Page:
The Commonwealth of Pennsylvania has weathered several years of budgetary stress and continues to face near-term difficulty balancing the yearly budget. Pressures in the form of lower-than-projected revenues, increasing programmatic costs, and demographic changes have been building for many years. Pennsylvania’s financials are weak on a short-term and on a long-term basis, partially owing to policy and fiscal choices over the years, and partially because of the wider economy.
In our examination of occupational licensing of two low-income occupations, licensing increases the earnings of professionals without providing a measurable benefit to consumers. For many occupations not currently regulated in states, occupational licensing may not serve as an ideal means of protecting consumers. For newly regulated occupations, certification may serve as a lower cost option for providing consumers the necessary protection from incompetent or unscrupulous professionals.
The objections raised in pension reform discussions that cite transition costs as a financial barrier to closing existing defined benefit plans are rooted in incomplete analysis and in accounting assumptions that have contributed to plans’ growing unfunded liabilities.
Elected officials around the country are considering reforms to public employee retirement plans—and with good reason. The costs of these plans have risen significantly in recent years and the increasing risk of pension investments threaten to destabilize government budgets. Many reform options are available and policymakers should consider how much cost and risk taxpayers are willing and able to bear.
My objective this morning is to assist you in understanding the tradeoffs that are involved in any pension reform decision so that you can make the best choice for the commonwealth, in view of the fact that the current unfunded liability of PSERS and SERS is a staggering $135,000 per active member.
To date, the Kansas legislature has barred the governor from expanding Medicaid. To reverse this action, the legislature would need an affirmative vote to proceed with the expansion. This testimony will lay out four reasons why it would be unwise for Kansas to expand Medicaid.
New Hampshire’s CON program may have been initially intended to control costs and increase care for the poor, recent research has demonstrated that these goals have never been achieved through CON regulations. There is little evidence to support the claim that certificates of need are an effective cost-control measure, and Stratmann and Russ have found that these programs have no effect on the level of charity care provided to the poor. While controlling health care costs and increasing care for the poor may laudable public policy goals, the evidence is strong that CON regulations are not an effective tool for doing so. Instead, these programs simply decrease the supply and availability of health care services by limiting entry and competition.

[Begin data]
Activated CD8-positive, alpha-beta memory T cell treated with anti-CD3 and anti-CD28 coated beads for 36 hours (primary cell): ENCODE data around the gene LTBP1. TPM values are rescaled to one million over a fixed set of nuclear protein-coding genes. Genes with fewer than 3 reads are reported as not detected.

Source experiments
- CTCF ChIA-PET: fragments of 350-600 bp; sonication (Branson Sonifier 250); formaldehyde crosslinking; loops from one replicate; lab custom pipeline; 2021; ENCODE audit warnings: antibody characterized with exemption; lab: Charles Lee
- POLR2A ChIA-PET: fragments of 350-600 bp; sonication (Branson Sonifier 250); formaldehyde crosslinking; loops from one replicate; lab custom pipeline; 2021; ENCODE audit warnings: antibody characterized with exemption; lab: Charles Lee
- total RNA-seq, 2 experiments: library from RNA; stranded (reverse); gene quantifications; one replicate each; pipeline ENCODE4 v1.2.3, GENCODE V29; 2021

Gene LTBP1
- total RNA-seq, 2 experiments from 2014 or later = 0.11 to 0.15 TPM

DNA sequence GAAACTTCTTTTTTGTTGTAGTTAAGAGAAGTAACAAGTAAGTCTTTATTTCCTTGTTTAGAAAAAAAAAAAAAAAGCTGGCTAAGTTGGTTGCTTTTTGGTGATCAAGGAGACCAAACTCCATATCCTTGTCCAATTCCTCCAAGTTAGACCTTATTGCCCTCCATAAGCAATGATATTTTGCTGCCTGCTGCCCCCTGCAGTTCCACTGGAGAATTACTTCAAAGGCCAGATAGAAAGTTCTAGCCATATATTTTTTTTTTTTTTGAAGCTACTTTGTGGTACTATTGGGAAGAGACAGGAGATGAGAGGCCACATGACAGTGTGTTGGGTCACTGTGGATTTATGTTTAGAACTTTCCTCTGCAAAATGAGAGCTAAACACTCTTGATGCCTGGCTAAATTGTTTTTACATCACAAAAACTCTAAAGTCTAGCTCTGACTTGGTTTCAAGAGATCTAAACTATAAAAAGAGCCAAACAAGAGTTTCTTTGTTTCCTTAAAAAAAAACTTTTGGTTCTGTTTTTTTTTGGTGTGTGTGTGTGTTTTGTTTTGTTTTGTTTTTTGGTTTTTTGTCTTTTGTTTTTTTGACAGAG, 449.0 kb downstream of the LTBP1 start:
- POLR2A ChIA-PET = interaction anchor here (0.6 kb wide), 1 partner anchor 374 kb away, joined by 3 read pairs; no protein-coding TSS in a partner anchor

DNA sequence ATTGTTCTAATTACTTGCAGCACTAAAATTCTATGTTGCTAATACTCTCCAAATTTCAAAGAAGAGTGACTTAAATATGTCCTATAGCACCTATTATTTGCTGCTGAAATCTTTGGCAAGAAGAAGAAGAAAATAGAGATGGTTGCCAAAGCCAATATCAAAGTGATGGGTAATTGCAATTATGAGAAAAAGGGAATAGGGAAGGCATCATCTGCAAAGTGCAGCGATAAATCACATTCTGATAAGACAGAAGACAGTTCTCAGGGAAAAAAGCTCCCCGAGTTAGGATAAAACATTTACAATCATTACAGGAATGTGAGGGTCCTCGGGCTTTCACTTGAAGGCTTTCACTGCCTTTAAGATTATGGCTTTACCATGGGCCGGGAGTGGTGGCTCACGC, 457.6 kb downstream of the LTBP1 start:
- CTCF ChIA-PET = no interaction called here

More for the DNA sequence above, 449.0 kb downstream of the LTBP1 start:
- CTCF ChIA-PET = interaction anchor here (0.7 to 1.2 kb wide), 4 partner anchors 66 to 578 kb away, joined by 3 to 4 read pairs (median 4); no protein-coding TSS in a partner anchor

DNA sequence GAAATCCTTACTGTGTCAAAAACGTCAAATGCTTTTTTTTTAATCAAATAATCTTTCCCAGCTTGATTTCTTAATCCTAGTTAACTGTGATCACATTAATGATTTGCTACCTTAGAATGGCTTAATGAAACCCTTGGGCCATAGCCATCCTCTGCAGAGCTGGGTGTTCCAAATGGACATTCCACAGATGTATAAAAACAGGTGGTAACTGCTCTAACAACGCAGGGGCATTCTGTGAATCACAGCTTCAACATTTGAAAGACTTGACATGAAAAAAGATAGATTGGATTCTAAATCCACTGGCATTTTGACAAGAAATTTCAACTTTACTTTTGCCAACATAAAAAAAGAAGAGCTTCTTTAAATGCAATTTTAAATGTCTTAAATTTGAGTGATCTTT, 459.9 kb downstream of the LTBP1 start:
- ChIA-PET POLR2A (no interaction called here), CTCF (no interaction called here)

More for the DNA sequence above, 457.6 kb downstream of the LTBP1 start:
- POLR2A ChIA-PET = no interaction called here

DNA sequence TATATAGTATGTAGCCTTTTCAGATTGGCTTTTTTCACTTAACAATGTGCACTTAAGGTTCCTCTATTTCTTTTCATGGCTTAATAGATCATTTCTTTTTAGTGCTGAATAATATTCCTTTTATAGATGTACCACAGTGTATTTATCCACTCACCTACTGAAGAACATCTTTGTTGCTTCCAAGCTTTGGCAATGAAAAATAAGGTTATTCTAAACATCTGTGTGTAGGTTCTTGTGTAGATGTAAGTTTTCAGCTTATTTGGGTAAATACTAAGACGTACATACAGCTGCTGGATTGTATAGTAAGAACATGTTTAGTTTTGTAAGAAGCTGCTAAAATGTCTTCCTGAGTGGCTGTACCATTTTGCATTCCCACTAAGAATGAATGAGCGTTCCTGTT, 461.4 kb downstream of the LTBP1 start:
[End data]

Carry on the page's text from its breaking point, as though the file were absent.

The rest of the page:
Based on observations from my time serving on streamlining commissions in Louisiana and Virginia, I would advise that this challenge would be best met by appointing an advisory board. This advisory board would be heavily dominated by private sector experts whose skills relate to the subjects under consideration. This advisory board should also have representation from both chambers of the legislature, but that representation should be a minority of the whole advisory board.
As the Montana legislature considers how to improve the funding status of its defined benefit plans, it is important that any changes to the pension system be based on an accurate accounting of the value of the benefits due to employees.
In my testimony I would like to begin by discussing the reasons why Pennsylvania’s pension systems reached this point and the importance of accurate valuation in both determining a funding policy for the current DB plan and deciding how to structure a reliable retirement system for Pennsylvania’s public sector workers.
In a new video, Mercatus Center Senior Research Fellow Brian Blase discusses a report from the Department of Health and Human Services that finds Medicaid enrollees who gained coverage through the Affordable Care Act cost almost 50 percent more, on average, than the government projected just one year ago.
Central banks' part in the Great Recession, and the lackluster recovery since, are reviving interest in monetary rules. That revival raises crucial questions. Might the Federal Reserve and other central banks have performed better if they’d adhered to monetary policy rules? Could rules have avoided the crisis altogether? Can they avoid future crises? If so, which rules work best? Can a monetary policy rule work even in a world of near-zero, or negative, interest rates?
Rebounding after disasters like tsunamis, hurricanes, earthquakes, and floods can be daunting. How do residents of these communities gain access to the resources they need to rebuild while overcoming the collective action problem that characterizes post-disaster relief efforts?
Please join the F. A. Hayek Program for Advanced Study in Philosophy, Politics, and Economics at the Mercatus Center at George Mason University for a panel discussion featuring Hayek Program Senior Fellow Virgil Storr and his new book Community Revival in the Wake of Disaster: Lessons in Local Entrepreneurship.
As the world’s first decentralized digital currency, Bitcoin has the potential to revolutionize online payment systems and commerce in ways that benefit both consumers and businesses. Individuals can now avoid using an intermediary such as PayPal or submitting credit card information to a third party for verification—both of which often involve transaction fees, restrictions, and security risks—and instead use bitcoins to pay each other directly for goods or services.